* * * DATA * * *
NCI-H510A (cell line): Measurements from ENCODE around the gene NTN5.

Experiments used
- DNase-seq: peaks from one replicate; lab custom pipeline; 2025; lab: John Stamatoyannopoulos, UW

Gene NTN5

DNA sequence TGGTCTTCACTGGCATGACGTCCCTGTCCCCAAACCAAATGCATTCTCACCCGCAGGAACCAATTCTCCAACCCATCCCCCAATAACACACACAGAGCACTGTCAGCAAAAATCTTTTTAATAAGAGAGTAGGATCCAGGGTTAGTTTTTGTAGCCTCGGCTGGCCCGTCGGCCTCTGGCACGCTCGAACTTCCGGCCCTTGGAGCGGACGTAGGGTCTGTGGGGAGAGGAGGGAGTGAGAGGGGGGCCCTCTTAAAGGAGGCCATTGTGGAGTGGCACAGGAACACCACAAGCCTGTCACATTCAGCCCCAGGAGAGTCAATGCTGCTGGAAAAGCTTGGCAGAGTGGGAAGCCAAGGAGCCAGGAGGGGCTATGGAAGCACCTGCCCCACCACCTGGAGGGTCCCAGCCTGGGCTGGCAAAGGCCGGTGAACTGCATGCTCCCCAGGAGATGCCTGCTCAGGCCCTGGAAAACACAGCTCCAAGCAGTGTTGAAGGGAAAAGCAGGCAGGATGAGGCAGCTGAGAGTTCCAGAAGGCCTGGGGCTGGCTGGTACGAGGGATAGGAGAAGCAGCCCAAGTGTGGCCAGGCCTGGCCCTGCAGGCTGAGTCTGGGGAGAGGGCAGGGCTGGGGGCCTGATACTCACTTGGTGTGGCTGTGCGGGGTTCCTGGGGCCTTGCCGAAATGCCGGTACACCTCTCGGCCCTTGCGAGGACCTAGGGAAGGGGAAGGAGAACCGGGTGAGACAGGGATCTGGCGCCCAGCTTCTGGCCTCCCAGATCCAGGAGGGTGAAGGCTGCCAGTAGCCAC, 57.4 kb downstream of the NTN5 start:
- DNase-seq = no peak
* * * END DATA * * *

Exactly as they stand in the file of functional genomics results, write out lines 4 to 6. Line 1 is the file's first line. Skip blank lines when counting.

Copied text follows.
Gene NTN5

DNA sequence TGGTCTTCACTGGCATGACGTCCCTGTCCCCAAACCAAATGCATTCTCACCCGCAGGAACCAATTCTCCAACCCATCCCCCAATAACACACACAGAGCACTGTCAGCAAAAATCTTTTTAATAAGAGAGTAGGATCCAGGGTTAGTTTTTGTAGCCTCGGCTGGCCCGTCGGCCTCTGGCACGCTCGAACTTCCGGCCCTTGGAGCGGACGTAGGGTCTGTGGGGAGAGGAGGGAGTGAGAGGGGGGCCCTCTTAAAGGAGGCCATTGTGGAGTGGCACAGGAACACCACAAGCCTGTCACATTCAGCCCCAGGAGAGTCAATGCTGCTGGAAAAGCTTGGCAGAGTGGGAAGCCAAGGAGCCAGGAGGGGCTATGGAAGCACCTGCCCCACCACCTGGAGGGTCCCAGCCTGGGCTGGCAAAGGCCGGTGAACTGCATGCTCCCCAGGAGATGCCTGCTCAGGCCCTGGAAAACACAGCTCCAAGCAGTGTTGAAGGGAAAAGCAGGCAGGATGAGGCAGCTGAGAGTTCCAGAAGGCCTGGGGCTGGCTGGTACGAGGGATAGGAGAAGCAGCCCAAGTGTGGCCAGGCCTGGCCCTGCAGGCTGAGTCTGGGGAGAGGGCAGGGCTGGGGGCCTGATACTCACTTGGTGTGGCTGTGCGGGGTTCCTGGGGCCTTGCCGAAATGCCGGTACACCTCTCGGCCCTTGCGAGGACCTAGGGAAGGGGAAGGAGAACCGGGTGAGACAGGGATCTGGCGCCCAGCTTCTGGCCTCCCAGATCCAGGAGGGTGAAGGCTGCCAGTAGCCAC, 57.4 kb downstream of the NTN5 start:
- DNase-seq = no peak